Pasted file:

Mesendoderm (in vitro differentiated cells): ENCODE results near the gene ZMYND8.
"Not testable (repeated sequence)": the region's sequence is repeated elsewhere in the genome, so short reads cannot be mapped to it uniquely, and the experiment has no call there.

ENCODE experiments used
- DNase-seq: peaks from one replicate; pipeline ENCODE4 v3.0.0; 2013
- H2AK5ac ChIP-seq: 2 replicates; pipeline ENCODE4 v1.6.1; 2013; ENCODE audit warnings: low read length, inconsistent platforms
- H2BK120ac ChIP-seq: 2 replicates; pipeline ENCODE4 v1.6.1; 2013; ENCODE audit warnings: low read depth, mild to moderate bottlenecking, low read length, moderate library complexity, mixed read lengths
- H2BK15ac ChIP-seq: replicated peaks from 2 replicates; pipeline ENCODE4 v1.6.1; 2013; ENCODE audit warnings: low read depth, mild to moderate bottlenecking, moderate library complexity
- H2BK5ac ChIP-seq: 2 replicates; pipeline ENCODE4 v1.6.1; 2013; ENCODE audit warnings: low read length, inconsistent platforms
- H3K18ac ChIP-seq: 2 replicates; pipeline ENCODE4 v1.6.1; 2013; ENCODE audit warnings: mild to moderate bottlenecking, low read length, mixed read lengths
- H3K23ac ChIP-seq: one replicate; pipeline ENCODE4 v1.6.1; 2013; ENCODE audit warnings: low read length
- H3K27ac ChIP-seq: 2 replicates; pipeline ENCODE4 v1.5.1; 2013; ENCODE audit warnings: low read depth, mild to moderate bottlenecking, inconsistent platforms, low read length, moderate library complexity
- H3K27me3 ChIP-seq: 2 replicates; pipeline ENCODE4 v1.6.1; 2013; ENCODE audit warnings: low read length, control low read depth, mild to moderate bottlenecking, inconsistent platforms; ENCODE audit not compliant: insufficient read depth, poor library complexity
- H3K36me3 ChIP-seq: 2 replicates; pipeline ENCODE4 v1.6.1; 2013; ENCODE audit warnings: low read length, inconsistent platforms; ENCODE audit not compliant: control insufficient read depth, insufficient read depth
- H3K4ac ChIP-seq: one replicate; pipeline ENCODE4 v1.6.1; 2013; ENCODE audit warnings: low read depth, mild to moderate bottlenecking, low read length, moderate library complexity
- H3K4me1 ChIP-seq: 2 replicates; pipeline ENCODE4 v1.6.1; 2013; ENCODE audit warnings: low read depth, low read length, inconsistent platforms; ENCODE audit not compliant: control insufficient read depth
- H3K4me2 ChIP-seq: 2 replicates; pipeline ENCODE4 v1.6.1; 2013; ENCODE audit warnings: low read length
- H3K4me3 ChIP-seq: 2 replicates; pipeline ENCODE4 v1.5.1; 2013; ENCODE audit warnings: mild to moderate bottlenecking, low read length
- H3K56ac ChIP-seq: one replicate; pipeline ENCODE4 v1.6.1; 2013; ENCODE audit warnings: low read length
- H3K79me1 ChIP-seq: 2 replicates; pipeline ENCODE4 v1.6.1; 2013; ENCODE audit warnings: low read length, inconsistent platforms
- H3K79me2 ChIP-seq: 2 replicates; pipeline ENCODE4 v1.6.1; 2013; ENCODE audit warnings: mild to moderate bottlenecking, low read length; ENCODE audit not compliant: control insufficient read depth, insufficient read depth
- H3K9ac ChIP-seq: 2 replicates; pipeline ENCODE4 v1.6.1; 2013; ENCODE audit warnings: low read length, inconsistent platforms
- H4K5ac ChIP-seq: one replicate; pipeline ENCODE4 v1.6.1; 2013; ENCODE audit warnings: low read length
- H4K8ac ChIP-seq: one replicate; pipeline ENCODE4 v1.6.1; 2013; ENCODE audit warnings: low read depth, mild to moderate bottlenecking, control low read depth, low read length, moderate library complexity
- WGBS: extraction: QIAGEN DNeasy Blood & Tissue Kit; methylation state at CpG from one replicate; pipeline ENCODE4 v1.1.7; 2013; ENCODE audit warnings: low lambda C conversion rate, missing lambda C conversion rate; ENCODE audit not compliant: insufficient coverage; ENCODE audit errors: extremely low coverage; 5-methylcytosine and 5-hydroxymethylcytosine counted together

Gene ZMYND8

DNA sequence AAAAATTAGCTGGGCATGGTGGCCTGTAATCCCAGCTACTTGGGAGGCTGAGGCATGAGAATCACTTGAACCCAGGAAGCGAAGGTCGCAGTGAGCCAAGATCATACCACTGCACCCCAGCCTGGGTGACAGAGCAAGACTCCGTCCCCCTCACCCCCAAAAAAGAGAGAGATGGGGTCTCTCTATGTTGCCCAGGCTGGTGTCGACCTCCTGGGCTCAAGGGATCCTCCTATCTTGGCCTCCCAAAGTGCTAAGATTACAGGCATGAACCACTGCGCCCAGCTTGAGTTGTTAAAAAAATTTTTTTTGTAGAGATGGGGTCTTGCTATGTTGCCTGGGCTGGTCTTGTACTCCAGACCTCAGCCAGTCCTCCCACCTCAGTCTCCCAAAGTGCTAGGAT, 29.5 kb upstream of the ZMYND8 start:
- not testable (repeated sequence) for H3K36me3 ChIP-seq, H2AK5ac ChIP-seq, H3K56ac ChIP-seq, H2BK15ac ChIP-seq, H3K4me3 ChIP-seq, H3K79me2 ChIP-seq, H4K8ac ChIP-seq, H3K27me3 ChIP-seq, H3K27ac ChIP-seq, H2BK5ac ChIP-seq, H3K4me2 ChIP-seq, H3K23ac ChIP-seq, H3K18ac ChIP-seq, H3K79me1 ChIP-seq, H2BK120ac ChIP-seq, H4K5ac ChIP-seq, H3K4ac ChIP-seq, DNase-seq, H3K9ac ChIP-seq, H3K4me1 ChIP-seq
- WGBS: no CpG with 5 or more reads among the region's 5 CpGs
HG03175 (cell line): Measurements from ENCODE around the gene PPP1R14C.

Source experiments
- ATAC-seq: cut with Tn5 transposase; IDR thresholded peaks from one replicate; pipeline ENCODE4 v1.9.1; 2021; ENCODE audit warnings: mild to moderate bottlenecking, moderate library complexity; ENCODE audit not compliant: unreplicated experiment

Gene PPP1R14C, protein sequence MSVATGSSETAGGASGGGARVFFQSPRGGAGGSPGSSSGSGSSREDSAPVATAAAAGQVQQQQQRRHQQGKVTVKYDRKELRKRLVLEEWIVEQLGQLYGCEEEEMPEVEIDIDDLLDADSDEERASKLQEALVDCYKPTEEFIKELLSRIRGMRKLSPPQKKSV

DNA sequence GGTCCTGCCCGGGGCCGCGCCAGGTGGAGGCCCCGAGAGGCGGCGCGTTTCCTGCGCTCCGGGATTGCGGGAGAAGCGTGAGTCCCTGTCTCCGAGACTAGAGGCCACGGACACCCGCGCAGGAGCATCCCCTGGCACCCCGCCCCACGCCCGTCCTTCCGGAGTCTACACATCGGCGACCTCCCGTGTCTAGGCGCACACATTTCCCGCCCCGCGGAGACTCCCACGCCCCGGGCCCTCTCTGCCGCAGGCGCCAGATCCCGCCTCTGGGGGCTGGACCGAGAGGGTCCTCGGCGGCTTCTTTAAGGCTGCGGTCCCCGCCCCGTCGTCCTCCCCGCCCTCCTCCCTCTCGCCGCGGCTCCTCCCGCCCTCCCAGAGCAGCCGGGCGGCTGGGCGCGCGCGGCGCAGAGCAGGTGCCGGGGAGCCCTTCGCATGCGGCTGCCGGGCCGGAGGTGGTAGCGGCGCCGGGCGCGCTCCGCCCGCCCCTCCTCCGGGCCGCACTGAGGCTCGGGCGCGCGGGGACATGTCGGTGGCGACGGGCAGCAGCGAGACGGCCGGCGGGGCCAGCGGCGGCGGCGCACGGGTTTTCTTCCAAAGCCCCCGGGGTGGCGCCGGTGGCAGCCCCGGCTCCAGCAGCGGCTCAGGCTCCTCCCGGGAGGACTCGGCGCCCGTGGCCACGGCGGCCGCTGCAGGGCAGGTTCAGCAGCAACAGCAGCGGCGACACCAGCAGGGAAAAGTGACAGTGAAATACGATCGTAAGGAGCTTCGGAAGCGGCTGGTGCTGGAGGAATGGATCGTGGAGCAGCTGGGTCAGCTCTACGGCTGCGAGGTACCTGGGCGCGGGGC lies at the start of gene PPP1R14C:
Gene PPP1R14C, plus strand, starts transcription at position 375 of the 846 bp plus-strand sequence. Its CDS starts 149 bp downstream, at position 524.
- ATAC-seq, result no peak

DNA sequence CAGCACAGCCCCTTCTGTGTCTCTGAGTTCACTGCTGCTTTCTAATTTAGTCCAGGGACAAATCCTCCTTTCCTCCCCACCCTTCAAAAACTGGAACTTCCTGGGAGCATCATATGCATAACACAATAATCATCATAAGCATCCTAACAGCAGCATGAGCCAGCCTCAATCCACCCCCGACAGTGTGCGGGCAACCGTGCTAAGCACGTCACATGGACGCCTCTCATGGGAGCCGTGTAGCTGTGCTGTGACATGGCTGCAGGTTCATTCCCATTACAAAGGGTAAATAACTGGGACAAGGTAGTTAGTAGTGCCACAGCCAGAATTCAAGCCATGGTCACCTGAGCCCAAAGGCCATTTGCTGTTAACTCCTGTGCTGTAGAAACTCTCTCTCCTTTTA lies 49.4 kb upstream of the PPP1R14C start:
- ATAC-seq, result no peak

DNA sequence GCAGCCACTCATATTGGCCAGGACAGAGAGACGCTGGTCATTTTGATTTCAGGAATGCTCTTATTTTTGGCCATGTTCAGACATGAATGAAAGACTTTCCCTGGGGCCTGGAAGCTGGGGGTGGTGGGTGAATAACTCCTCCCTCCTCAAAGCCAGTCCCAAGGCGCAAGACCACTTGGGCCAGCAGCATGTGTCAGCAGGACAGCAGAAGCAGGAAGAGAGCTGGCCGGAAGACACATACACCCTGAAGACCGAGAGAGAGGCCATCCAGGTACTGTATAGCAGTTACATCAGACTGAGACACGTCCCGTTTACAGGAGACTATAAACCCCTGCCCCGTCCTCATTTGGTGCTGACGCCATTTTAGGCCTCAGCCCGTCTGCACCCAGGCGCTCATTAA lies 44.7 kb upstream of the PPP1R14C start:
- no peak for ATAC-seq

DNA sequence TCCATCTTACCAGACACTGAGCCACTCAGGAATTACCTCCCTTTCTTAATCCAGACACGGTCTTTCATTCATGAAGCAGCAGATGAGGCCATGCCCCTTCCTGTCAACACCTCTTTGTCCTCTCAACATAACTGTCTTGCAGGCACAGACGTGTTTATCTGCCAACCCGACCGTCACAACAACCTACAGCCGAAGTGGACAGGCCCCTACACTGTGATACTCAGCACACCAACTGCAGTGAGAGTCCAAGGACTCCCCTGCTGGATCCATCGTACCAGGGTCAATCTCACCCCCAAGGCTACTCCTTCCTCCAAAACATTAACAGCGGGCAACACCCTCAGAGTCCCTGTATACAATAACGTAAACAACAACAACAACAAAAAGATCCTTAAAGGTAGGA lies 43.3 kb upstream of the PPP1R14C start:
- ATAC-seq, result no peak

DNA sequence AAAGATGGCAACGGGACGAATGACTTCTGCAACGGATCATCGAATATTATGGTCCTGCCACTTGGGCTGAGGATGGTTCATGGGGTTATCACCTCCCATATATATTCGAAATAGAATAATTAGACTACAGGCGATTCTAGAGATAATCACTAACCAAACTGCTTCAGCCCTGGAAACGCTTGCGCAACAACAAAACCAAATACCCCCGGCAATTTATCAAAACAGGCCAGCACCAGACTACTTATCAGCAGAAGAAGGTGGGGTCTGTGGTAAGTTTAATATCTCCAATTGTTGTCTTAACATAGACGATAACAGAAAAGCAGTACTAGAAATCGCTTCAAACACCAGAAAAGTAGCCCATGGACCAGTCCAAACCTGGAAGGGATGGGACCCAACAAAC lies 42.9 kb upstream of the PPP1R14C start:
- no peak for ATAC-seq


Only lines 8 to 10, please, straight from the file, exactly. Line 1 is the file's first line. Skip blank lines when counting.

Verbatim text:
- H2BK5ac ChIP-seq: 2 replicates; pipeline ENCODE4 v1.6.1; 2013; ENCODE audit warnings: low read length, inconsistent platforms
- H3K18ac ChIP-seq: 2 replicates; pipeline ENCODE4 v1.6.1; 2013; ENCODE audit warnings: mild to moderate bottlenecking, low read length, mixed read lengths
- H3K23ac ChIP-seq: one replicate; pipeline ENCODE4 v1.6.1; 2013; ENCODE audit warnings: low read length